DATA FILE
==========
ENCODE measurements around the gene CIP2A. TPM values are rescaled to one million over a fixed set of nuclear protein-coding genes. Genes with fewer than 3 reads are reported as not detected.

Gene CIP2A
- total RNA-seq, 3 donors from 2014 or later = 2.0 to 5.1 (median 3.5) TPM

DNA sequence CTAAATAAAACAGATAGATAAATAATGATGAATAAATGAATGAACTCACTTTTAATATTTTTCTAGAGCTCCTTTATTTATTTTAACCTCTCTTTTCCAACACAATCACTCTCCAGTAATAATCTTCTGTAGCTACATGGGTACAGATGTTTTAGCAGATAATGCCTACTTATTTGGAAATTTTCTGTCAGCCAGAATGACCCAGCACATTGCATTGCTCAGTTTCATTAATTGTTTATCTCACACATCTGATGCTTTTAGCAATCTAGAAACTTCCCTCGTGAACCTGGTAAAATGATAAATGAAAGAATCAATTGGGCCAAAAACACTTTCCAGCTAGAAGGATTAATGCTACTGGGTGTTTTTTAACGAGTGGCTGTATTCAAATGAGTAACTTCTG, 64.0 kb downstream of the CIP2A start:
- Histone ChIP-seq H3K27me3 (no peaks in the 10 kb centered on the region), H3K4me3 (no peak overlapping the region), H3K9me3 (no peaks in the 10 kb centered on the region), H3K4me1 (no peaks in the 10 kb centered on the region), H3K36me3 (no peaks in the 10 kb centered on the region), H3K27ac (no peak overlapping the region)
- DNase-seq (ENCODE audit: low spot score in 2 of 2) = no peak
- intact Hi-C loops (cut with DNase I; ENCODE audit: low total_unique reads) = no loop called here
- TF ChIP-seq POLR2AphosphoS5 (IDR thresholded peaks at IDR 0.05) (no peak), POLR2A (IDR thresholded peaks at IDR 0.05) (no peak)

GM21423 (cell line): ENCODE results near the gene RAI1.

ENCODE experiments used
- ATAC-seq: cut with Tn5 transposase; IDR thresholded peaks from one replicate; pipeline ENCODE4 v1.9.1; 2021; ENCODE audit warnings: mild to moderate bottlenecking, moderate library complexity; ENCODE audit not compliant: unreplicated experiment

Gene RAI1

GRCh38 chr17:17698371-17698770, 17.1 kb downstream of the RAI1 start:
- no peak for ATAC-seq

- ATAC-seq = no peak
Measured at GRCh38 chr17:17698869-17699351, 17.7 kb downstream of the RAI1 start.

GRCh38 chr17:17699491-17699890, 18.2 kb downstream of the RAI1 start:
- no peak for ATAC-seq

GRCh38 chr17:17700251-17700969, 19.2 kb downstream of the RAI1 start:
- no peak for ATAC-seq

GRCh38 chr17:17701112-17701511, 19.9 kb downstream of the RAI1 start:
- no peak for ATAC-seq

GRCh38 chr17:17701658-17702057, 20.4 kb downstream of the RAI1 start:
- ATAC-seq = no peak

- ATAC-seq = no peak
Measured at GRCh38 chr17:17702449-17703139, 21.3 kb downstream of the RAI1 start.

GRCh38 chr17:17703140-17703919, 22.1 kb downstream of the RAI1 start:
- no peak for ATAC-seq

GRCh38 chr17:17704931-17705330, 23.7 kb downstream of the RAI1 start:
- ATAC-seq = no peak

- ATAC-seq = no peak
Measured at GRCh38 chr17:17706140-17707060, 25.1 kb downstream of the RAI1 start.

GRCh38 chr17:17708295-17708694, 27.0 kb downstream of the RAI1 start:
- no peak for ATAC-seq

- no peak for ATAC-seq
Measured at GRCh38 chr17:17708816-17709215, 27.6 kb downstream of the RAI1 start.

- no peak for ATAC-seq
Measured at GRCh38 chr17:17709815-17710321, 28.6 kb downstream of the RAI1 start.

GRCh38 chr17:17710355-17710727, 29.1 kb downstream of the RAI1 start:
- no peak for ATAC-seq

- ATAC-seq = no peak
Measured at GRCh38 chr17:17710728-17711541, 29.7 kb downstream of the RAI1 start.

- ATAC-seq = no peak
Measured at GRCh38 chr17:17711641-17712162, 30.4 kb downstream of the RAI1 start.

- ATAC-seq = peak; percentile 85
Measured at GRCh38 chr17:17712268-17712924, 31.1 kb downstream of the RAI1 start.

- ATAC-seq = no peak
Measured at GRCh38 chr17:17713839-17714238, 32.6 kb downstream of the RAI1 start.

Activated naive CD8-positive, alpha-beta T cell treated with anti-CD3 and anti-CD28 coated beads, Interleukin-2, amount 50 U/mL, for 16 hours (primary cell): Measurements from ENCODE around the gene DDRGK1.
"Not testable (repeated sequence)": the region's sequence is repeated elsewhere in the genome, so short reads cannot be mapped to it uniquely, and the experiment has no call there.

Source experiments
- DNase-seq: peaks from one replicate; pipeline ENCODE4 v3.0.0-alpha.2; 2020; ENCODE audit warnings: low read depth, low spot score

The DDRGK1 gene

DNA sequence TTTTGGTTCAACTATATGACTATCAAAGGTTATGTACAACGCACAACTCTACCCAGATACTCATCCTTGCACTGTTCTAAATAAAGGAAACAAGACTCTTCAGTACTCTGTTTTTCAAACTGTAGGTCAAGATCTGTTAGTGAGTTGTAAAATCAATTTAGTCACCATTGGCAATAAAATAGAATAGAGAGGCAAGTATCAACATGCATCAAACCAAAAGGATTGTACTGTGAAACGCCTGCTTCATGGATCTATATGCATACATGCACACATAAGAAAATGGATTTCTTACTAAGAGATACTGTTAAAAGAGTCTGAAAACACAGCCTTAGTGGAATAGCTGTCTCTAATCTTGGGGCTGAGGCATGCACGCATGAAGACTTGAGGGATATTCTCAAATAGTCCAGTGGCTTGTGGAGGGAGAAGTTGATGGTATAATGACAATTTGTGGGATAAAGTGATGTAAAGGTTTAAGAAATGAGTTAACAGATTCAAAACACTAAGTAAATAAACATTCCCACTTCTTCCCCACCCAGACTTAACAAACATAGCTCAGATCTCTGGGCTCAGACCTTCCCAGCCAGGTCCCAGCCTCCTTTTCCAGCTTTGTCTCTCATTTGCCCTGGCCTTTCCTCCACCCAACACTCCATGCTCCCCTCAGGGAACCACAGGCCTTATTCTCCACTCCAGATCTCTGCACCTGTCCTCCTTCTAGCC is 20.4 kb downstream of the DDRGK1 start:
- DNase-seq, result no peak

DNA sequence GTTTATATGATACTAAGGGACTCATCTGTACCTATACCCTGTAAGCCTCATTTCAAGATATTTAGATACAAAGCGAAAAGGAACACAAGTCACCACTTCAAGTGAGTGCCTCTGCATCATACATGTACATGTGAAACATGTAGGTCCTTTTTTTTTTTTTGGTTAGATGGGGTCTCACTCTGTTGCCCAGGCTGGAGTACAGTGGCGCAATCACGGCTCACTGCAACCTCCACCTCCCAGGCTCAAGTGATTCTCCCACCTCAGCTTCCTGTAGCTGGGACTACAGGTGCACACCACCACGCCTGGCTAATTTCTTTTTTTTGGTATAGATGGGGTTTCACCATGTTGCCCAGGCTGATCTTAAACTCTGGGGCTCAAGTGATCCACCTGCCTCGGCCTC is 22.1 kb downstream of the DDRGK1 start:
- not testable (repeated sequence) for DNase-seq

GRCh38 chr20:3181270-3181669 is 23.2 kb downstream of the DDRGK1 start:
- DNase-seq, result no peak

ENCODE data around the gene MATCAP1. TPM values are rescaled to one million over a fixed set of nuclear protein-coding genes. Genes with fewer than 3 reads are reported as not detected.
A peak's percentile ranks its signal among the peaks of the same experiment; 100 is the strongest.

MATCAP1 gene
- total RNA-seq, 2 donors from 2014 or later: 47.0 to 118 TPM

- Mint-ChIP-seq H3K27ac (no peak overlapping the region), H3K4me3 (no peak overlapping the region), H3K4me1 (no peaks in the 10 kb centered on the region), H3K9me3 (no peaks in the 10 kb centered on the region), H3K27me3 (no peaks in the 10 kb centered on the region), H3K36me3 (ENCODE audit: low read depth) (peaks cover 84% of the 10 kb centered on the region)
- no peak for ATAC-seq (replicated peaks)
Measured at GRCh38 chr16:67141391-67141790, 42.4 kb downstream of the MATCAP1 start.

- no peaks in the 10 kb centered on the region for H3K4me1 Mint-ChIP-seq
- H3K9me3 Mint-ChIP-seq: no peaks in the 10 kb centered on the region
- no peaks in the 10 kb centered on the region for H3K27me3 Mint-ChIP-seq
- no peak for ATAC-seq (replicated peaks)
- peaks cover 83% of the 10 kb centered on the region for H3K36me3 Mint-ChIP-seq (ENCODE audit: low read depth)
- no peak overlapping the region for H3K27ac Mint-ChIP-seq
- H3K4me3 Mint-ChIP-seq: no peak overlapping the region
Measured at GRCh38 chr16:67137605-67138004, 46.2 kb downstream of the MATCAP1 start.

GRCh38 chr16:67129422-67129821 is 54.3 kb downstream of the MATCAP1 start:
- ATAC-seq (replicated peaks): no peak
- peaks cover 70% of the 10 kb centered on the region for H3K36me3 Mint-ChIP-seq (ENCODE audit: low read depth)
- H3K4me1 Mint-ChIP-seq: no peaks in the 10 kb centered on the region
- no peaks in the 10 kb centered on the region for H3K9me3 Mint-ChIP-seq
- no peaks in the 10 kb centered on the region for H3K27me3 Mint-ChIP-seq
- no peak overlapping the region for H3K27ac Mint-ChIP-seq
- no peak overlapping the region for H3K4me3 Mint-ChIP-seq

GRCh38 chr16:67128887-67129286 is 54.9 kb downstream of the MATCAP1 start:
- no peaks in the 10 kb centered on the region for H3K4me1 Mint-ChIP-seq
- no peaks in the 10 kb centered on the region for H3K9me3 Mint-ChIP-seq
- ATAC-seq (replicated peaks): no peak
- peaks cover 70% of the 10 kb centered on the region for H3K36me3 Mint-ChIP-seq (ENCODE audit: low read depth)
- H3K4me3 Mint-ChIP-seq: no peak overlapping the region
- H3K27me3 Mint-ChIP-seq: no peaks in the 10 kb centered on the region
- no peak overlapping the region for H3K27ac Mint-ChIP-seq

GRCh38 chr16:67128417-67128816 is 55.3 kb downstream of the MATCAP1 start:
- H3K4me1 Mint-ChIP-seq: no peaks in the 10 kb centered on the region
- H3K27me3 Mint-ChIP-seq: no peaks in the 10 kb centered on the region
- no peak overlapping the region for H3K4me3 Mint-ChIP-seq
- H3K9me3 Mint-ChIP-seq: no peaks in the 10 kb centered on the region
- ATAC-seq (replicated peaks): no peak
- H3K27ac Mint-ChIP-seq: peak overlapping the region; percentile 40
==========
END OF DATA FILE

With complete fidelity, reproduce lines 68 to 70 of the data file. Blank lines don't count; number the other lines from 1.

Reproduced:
- H3K9me3 Mint-ChIP-seq: no peaks in the 10 kb centered on the region
- no peaks in the 10 kb centered on the region for H3K27me3 Mint-ChIP-seq
- no peak for ATAC-seq (replicated peaks)